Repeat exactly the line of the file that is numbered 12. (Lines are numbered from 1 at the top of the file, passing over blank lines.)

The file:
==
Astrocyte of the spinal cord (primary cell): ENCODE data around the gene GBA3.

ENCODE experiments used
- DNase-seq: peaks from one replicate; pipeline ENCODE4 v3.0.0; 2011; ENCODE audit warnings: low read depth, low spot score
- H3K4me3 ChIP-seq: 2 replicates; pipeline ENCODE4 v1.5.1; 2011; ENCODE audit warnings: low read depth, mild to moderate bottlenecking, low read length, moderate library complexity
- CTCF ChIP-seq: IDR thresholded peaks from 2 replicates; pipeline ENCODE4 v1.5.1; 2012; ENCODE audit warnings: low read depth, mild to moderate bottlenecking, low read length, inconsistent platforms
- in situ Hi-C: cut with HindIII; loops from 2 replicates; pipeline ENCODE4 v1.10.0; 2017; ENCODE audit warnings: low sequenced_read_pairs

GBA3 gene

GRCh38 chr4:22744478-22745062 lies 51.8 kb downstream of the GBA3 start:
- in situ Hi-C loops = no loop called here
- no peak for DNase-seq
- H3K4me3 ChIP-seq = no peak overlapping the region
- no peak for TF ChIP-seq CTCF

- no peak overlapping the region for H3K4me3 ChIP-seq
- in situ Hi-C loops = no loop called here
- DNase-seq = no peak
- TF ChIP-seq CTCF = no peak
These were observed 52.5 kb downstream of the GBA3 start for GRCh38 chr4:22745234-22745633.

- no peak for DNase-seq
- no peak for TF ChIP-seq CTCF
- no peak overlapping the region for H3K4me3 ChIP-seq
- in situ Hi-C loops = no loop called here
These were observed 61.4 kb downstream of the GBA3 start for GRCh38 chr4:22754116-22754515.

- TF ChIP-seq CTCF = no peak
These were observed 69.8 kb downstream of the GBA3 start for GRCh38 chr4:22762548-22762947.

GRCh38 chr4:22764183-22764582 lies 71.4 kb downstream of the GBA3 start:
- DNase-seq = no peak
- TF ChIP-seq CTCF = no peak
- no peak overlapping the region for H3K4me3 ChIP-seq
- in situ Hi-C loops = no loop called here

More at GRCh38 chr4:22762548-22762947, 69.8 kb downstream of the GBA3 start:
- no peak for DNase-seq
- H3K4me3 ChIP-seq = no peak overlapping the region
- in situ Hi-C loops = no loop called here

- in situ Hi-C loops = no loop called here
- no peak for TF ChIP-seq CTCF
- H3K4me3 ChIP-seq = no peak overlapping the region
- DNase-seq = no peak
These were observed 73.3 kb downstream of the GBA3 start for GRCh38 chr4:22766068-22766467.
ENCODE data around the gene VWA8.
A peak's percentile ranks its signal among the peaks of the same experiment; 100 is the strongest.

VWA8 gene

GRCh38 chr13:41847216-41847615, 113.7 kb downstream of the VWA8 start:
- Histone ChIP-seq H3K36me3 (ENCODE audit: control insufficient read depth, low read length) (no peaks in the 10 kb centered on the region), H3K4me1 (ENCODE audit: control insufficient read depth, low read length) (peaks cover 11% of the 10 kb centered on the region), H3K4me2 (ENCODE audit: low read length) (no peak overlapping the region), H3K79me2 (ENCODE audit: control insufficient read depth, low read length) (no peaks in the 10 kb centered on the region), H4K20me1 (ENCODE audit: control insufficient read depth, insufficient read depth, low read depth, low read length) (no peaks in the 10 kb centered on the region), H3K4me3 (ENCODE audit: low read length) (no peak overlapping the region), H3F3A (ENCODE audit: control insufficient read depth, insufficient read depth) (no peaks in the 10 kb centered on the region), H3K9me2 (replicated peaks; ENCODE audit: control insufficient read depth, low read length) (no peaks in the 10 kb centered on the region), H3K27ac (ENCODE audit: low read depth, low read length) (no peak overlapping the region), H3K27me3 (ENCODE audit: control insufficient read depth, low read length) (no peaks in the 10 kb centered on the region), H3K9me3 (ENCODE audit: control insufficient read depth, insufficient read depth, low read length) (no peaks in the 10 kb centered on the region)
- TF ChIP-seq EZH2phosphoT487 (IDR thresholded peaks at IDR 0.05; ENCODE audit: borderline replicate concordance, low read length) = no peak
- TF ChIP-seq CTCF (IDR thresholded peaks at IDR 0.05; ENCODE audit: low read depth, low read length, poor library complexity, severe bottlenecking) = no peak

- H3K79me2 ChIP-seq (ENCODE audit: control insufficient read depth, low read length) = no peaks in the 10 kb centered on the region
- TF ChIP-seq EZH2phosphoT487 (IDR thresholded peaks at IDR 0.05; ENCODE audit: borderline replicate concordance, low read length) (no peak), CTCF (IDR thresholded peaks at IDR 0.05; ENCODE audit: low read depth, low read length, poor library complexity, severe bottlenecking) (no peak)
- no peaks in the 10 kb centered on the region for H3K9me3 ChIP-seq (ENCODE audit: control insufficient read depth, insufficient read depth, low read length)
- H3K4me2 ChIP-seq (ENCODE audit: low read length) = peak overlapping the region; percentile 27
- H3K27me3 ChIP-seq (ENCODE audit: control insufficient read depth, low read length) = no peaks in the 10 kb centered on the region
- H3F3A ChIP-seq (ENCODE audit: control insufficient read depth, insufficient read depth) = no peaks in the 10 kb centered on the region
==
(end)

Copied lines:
- no peak for TF ChIP-seq CTCF